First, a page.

An in-text citation is an abbreviated, parenthetical reference to a source immediately following a quote, paraphrase, or summary. Depending on the citation style you use, an in-text citation may include the author’s last name, page number, and/or year of publication--enough information to help readers find the full citation in your bibliography. (As an alternative to in-text citations, some citation style recommend the use of footnotes.)
A bibliography is a list of all sources you used in your paper. Each listing should include the complete citation information (author, title, year of publication, place of publication, etc.).
Both in-text citations and footnotes point to your sources within the context of your paper. Some citation styles use in-text citations (e.g., MLA); other citation styles use footnotes (e.g., Chicago’s Notes & Bibliography system).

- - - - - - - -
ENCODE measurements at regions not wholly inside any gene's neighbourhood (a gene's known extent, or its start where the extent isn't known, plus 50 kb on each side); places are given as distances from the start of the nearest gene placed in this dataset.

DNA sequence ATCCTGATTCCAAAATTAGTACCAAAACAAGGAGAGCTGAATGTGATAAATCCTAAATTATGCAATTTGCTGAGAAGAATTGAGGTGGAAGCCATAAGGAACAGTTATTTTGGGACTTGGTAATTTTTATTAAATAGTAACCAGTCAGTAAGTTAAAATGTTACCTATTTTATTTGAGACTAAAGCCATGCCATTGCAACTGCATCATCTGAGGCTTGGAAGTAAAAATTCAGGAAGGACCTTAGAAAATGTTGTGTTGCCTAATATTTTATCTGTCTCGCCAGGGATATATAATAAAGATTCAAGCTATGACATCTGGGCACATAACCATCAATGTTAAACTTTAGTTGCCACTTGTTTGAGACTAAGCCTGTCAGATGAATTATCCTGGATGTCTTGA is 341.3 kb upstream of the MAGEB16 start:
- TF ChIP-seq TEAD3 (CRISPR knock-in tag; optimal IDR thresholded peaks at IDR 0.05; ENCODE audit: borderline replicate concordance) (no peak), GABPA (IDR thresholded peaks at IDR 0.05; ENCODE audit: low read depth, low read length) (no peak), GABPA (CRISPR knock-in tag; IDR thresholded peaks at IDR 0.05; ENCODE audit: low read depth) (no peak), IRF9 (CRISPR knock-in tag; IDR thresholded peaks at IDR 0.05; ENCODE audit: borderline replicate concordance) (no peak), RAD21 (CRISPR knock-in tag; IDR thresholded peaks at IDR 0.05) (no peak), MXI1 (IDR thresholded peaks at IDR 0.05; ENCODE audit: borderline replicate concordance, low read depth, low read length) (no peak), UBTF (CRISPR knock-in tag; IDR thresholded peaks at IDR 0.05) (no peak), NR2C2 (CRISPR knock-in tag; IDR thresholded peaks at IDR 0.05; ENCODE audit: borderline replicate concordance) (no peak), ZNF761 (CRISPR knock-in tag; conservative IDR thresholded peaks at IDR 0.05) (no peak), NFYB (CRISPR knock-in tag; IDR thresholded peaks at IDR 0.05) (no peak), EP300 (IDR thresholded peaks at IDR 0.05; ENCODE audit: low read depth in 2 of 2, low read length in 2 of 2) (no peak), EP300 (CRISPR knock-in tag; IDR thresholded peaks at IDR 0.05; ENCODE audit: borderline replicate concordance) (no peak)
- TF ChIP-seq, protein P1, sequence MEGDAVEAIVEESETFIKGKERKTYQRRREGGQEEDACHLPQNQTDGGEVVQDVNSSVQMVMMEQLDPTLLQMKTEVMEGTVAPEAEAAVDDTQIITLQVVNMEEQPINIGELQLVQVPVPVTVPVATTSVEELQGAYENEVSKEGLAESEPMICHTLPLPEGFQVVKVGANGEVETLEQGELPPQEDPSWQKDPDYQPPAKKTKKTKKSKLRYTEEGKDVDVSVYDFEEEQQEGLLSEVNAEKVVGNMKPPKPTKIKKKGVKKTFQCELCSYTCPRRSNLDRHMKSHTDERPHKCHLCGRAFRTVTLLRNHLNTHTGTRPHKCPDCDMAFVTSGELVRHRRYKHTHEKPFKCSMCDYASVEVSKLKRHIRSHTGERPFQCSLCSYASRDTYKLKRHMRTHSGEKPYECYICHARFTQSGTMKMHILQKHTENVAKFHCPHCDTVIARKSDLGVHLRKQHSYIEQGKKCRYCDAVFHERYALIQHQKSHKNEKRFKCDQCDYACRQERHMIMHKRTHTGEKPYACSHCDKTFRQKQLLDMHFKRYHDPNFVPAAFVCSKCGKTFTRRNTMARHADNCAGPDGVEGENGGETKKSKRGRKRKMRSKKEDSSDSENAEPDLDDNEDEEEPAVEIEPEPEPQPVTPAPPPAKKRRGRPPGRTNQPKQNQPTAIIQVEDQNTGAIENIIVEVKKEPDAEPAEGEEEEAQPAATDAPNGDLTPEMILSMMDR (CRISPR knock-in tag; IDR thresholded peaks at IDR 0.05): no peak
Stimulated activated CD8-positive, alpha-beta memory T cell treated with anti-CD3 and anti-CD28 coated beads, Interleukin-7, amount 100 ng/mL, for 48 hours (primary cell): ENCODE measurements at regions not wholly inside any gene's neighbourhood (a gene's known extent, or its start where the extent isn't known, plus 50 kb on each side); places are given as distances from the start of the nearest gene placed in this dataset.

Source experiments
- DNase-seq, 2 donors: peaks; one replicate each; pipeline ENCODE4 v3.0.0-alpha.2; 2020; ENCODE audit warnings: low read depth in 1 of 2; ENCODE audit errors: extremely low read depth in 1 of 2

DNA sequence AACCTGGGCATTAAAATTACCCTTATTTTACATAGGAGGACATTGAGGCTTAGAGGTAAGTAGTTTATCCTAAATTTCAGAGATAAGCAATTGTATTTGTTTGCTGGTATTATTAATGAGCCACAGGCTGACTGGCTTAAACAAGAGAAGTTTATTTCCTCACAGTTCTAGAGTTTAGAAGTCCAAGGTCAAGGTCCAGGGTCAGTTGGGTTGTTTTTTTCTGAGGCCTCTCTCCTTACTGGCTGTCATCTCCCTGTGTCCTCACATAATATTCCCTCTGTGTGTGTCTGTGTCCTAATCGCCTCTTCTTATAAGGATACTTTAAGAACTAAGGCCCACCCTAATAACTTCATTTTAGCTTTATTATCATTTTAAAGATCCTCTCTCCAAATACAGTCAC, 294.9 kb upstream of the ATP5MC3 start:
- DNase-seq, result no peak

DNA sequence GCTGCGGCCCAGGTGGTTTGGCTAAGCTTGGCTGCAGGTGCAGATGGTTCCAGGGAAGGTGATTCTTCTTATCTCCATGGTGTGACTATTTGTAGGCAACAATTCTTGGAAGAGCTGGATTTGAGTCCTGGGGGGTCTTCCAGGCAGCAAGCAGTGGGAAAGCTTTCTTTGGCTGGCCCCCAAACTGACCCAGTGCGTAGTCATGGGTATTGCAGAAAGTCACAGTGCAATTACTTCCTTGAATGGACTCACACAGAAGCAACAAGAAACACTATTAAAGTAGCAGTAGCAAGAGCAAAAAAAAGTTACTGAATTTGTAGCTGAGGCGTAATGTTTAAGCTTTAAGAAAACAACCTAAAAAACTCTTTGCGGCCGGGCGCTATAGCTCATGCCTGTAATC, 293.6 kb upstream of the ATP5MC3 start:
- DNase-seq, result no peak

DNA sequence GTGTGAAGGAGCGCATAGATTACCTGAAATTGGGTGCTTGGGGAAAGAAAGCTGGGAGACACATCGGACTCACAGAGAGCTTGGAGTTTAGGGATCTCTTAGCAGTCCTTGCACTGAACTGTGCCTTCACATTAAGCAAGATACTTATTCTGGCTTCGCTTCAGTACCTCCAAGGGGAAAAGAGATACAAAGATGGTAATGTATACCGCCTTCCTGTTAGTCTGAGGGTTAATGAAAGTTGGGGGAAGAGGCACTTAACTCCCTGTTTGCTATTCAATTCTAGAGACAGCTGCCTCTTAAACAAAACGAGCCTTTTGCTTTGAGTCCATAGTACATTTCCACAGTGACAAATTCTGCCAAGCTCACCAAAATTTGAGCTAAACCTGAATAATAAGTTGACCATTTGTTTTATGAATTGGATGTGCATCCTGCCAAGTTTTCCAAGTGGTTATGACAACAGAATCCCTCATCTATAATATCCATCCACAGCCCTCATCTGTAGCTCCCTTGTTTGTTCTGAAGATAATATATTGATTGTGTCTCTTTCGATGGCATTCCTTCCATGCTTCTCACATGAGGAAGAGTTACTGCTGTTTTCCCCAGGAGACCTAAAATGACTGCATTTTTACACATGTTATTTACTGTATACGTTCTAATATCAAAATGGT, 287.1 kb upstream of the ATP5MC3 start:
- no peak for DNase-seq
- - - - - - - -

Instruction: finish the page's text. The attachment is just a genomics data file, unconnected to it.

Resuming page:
Even if the citation style you follow recommends in-text citations, you may additionally use footnotes or endnotes to elaborate on specific points you do not wish to detail in the main paper.
An annotated bibliography includes a citation and a written statement or abstract about each work to help potential readers decide if an item is relevant to their interests. See our documentation for more details.
We have provided examples of how to cite some common types of sources (e.g., books, articles, websites) in this research guide. (Check the MLA, Chicago, or APA tabs.)
How you cite ebooks varies by citation style. Consult the appropriate style manual for guidance (you will often find ebooks listed in the index of the manual as “digital file” or “ebook”). A general rule of thumb is to cite the digital source in the same way you would cite its print analog, (i.e., treat ebooks like books). In your citation list, add the file type to the end of the citation (e.g., PDF file, MOBI file, etc.).